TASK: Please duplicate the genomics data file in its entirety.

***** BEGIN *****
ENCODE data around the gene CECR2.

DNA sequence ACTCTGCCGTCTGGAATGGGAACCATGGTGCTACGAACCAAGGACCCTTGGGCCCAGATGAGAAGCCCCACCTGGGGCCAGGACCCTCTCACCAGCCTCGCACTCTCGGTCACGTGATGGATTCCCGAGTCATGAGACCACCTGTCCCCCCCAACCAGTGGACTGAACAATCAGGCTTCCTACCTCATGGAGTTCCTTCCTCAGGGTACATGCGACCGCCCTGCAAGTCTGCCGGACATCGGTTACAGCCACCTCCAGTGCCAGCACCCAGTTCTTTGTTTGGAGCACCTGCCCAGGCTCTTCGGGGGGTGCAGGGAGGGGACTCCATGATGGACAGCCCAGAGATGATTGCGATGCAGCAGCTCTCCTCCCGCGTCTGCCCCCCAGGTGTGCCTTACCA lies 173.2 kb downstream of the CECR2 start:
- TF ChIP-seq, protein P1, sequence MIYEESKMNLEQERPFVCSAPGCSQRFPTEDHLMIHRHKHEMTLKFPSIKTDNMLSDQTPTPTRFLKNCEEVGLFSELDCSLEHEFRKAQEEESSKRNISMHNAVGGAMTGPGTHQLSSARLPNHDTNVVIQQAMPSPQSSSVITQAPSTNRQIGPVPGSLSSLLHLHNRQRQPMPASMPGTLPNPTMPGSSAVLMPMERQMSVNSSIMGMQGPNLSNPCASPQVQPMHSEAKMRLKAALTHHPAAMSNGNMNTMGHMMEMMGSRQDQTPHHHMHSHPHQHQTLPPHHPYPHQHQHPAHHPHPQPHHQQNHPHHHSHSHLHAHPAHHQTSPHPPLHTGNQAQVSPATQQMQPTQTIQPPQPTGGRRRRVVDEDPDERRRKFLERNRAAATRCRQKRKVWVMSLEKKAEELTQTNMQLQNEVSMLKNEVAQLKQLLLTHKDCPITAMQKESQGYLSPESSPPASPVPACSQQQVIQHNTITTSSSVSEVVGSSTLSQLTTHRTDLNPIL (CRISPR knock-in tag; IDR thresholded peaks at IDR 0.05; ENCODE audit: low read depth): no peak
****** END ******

ENCODE data around the gene CECR2.

DNA sequence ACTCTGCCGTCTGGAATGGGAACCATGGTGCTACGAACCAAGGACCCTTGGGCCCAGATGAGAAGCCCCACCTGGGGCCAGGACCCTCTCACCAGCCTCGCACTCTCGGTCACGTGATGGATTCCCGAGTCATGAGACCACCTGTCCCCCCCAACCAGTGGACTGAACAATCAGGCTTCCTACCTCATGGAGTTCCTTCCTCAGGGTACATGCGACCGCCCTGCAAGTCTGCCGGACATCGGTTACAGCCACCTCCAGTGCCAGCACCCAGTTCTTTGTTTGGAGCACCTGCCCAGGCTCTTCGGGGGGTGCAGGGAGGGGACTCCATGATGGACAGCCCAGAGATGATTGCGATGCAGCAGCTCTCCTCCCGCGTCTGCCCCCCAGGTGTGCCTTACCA lies 173.2 kb downstream of the CECR2 start:
- TF ChIP-seq, protein P1, sequence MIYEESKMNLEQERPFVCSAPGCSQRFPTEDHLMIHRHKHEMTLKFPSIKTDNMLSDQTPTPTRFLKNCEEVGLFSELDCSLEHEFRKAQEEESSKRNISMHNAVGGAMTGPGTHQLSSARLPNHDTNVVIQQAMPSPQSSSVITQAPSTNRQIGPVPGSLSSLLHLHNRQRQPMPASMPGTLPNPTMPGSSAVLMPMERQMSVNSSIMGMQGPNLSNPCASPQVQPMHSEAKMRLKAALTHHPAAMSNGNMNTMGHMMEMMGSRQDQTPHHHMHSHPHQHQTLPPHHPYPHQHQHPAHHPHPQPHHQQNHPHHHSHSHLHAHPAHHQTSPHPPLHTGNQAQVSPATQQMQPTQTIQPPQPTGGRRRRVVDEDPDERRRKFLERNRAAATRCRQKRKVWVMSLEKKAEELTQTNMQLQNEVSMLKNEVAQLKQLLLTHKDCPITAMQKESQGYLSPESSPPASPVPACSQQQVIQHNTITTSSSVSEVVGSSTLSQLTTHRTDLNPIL (CRISPR knock-in tag; IDR thresholded peaks at IDR 0.05; ENCODE audit: low read depth): no peak